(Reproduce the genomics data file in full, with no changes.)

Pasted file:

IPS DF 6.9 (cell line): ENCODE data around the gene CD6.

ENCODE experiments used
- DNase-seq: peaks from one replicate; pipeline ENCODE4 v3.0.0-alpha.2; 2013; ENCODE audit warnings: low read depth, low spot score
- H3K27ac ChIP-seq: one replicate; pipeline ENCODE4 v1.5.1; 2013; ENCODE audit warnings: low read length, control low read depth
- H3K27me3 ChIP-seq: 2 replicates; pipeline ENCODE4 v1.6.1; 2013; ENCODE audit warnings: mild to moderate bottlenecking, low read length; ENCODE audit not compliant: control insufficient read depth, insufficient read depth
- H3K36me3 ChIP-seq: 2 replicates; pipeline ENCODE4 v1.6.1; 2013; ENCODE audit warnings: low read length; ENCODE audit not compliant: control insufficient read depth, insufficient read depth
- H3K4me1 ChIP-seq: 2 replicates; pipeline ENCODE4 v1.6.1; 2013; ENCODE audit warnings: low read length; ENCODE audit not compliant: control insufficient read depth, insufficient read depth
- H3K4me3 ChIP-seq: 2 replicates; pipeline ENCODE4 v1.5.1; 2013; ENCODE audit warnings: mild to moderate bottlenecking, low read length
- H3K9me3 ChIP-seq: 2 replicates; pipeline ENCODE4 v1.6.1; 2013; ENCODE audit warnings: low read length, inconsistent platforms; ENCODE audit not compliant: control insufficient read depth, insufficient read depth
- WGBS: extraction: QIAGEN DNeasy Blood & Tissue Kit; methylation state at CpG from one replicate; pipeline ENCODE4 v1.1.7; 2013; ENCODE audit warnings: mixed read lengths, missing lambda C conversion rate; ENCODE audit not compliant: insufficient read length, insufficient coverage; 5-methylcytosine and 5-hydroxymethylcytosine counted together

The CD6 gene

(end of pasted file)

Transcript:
IPS DF 6.9 (cell line): ENCODE data around the gene CD6.

ENCODE experiments used
- DNase-seq: peaks from one replicate; pipeline ENCODE4 v3.0.0-alpha.2; 2013; ENCODE audit warnings: low read depth, low spot score
- H3K27ac ChIP-seq: one replicate; pipeline ENCODE4 v1.5.1; 2013; ENCODE audit warnings: low read length, control low read depth
- H3K27me3 ChIP-seq: 2 replicates; pipeline ENCODE4 v1.6.1; 2013; ENCODE audit warnings: mild to moderate bottlenecking, low read length; ENCODE audit not compliant: control insufficient read depth, insufficient read depth
- H3K36me3 ChIP-seq: 2 replicates; pipeline ENCODE4 v1.6.1; 2013; ENCODE audit warnings: low read length; ENCODE audit not compliant: control insufficient read depth, insufficient read depth
- H3K4me1 ChIP-seq: 2 replicates; pipeline ENCODE4 v1.6.1; 2013; ENCODE audit warnings: low read length; ENCODE audit not compliant: control insufficient read depth, insufficient read depth
- H3K4me3 ChIP-seq: 2 replicates; pipeline ENCODE4 v1.5.1; 2013; ENCODE audit warnings: mild to moderate bottlenecking, low read length
- H3K9me3 ChIP-seq: 2 replicates; pipeline ENCODE4 v1.6.1; 2013; ENCODE audit warnings: low read length, inconsistent platforms; ENCODE audit not compliant: control insufficient read depth, insufficient read depth
- WGBS: extraction: QIAGEN DNeasy Blood & Tissue Kit; methylation state at CpG from one replicate; pipeline ENCODE4 v1.1.7; 2013; ENCODE audit warnings: mixed read lengths, missing lambda C conversion rate; ENCODE audit not compliant: insufficient read length, insufficient coverage; 5-methylcytosine and 5-hydroxymethylcytosine counted together

The CD6 gene